It’s never easy to marry companies that seem to exist in different industries. This is especially true if a buyer is on what looks like the “failing” side of the equation.
That’s the case for CVS Health (NYSE:CVS).
This didn’t cause investors to rush into the stock. That’s because results from other health insurers, most notably UnitedHealth Group (NYSE:UNH), looked better. The jury is still out, one reporter wrote, on whether combining a company that takes healthcare premiums with one that sells healthcare services makes sense.
No, it isn’t.
Could be Walgreens
Don’t compare CVS to UNH, which has been walking down the managed care road for years, or Centene (NYSE:CNC), built to serve Medicare and Medicaid patients. Compare it to Walgreens Boots Alliance (NASDAQ:WBA), the other major drug store chain.
There’s no comparison. Over the last year CVS stock is up 8.6%, mid-way between the gains of UNH and CNC. Walgreens is down 25.1%.
Cynics will say CVS’ results only looked good because it sold more drugs and charged higher prices for branded drugs. They will say CVS only bought Aetna, a major health insurer, for $69 billion to lower its costs.
But CVS didn’t buy Aetna to lower drug costs. CVS bought Aetna so it could match the income from premiums to the outgo of healthcare spending. The income is now starting to flow. Revenue for the entire company was up 32% over a year ago, representing Aetna premiums. The shift of claims into CVS is still ongoing.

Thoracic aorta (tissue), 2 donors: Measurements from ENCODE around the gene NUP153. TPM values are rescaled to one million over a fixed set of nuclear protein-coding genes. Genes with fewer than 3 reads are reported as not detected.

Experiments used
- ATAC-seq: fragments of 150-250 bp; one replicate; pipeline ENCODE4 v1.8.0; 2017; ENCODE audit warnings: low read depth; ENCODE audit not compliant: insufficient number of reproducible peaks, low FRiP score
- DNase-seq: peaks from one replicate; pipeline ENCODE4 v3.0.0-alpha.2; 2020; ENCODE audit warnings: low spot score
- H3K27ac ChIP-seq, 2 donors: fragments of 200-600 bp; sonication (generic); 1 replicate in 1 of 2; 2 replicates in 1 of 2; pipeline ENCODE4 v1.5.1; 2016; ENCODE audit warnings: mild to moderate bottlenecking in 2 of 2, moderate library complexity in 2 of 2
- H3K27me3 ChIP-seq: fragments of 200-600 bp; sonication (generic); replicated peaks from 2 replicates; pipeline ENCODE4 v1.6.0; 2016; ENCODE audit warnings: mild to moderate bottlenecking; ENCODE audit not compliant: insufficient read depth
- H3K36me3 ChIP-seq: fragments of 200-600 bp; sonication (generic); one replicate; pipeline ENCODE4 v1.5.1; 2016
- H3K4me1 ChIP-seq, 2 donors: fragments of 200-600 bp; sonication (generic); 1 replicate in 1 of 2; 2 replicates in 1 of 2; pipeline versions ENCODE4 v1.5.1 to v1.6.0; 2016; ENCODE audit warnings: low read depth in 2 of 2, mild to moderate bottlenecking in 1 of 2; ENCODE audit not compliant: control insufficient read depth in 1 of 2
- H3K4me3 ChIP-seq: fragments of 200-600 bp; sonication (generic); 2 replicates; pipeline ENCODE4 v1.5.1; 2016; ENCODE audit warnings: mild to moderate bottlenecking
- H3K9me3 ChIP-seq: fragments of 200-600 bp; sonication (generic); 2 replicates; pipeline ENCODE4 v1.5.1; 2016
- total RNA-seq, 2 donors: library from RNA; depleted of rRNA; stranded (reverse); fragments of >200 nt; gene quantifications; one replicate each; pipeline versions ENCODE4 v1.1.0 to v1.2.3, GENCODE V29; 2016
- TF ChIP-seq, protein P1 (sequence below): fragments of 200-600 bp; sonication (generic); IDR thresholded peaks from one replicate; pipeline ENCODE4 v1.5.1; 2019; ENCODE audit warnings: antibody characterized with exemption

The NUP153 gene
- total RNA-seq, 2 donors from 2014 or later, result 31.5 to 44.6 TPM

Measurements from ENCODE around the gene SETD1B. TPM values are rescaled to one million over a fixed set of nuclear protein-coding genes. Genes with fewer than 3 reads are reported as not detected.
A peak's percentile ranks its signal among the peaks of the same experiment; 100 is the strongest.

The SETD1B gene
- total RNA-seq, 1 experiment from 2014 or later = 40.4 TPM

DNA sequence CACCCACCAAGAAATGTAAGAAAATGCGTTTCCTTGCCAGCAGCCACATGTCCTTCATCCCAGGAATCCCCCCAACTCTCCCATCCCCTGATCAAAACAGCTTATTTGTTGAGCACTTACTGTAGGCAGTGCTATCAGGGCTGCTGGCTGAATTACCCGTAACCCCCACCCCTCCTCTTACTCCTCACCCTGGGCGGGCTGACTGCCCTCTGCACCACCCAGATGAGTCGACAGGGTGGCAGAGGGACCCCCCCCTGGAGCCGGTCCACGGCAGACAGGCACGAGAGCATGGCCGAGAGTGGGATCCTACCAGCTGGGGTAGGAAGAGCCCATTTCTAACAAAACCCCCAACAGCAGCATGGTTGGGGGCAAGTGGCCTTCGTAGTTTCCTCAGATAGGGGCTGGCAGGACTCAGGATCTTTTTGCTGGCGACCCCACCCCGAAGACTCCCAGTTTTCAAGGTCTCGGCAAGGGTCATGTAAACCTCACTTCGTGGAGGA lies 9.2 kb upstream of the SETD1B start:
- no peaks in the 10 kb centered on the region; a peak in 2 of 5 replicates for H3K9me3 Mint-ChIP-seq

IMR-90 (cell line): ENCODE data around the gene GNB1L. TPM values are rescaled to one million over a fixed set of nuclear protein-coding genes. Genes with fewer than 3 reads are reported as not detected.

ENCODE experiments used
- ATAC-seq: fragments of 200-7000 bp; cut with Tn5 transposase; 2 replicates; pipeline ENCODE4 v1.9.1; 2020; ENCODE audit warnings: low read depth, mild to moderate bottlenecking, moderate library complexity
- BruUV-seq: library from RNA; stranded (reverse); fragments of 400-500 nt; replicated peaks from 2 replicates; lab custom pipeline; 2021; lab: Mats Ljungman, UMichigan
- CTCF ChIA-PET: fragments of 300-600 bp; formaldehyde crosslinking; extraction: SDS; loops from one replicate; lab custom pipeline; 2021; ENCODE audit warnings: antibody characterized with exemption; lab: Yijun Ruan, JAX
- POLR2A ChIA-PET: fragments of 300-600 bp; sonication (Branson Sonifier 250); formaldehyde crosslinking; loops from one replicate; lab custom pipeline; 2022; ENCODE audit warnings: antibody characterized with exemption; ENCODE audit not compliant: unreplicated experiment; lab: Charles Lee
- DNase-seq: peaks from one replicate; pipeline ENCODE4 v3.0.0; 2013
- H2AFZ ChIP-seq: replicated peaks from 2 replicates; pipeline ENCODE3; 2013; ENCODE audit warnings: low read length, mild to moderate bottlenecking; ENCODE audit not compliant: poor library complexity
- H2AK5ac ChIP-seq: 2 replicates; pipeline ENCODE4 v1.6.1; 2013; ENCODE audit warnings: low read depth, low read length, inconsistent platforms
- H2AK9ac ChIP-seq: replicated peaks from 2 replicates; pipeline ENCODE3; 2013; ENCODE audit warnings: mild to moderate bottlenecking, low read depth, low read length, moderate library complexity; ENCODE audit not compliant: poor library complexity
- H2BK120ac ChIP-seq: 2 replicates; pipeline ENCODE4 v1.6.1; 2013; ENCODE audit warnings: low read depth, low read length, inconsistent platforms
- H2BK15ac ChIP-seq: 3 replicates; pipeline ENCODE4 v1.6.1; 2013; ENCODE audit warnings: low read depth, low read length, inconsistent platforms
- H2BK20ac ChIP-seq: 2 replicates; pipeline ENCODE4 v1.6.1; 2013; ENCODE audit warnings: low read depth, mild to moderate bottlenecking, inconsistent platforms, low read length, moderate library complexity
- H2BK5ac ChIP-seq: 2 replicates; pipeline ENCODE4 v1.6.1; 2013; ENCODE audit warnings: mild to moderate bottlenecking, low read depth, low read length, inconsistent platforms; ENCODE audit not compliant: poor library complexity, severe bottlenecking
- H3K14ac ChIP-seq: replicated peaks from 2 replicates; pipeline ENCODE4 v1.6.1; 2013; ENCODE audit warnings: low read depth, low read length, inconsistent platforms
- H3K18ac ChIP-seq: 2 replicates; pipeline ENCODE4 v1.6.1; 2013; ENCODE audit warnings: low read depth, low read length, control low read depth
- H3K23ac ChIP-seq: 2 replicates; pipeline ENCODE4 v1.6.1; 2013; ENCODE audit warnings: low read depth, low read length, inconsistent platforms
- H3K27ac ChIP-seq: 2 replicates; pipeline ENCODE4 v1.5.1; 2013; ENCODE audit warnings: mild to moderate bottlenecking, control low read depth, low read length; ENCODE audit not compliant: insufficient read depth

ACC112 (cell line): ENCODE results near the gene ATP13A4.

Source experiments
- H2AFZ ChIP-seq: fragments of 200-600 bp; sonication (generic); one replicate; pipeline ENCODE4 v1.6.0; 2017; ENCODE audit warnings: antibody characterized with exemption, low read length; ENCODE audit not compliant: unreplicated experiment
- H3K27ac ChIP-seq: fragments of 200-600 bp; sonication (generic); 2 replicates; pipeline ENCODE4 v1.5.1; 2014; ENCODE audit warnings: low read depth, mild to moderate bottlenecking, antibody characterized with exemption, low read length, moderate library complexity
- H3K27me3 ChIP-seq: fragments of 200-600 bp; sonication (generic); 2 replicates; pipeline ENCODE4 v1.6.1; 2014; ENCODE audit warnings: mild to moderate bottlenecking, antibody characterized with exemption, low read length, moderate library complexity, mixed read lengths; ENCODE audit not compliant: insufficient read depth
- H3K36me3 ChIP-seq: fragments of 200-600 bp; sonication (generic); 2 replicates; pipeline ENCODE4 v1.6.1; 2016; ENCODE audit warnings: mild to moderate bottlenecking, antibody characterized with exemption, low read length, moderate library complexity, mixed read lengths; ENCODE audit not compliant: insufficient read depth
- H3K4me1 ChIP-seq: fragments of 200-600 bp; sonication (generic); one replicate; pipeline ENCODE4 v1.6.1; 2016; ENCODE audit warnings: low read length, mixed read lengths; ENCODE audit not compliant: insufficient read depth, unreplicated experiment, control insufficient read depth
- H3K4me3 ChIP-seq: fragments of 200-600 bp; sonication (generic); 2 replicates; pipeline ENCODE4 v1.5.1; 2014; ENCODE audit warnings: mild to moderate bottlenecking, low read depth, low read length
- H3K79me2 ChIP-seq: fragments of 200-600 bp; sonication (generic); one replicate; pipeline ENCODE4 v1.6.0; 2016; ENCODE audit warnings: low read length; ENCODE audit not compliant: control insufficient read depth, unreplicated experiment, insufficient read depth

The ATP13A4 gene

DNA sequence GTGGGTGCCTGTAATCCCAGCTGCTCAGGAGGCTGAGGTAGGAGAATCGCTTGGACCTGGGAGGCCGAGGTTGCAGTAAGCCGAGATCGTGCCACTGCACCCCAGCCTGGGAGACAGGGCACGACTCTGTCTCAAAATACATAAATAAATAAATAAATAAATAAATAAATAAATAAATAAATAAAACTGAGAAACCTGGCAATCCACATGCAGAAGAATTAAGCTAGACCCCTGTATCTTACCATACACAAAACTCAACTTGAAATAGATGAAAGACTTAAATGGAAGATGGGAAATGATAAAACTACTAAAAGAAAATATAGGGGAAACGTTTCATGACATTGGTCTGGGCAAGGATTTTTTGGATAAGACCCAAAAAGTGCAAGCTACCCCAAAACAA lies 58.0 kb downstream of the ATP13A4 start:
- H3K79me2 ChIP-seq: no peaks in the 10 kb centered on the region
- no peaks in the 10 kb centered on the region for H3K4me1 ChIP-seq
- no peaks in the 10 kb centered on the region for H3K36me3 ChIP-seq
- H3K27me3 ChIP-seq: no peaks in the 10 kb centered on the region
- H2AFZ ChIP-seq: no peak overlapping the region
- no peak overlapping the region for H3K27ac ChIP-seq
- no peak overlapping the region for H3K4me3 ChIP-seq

There are other benefits to CVS from getting into insurance. The repeal of the Health Insurance Fee (HIF) will flow through to CVS, through Aetna.
More to Come
What remains to be seen is how competitive Aetna can be, now that more benefits are being served through CVS stores. CVS MinuteClinics can now handle 80% of what a primary care physician can treat, often with no copay or reduced costs.
CVS is building on that by turning 1,500 stores into HeathHUBs, selling services as well as products. The plan is for the new stores to add incremental business from Walgreens. It also makes Aetna more attractive, by lowering out-of-pocket costs. Stores that have converted to the new format outperform traditional CVS stores, the company said on its conference call.
CVS is now projecting earnings between $7.04 and $7.17 per share in 2020. Based on the stock’s Feb. 13 opening price of $73.45, that’s a forward price-to-earnings ratio of barely 10. The 50 cent per share dividend also pays a yield of 2.7%. By way of comparison, the yield on UNH is 1.5%.
The Bottom Line on CVS Stock
It’s true that CVS is trying to become more like UnitedHealth. It’s becoming less like Walgreens. CVS is aiming to be a low-cost leader in managed care for the private insurance market.
That’s good news for both income and growth investors.
For income investors, you’re already getting a better yield on a new CVS investment than on any managed care stock. For growth investors, you are still getting in early on the transition.
Managed care is the model for all insurers going forward. This is true whether they’re taking money from government, corporations or individuals. You can’t have an unlimited draw from a limited pool of funds. That’s the road CVS Health has embarked on.
Dana Blankenhorn is a financial and technology journalist. His latest book is Technology’s Big Bang: Yesterday, Today and Tomorrow with Moore’s Law, essays on technology available at the Amazon Kindle store. Follow him on Twitter at @danablankenhorn. As of this writing he owned shares in CVS.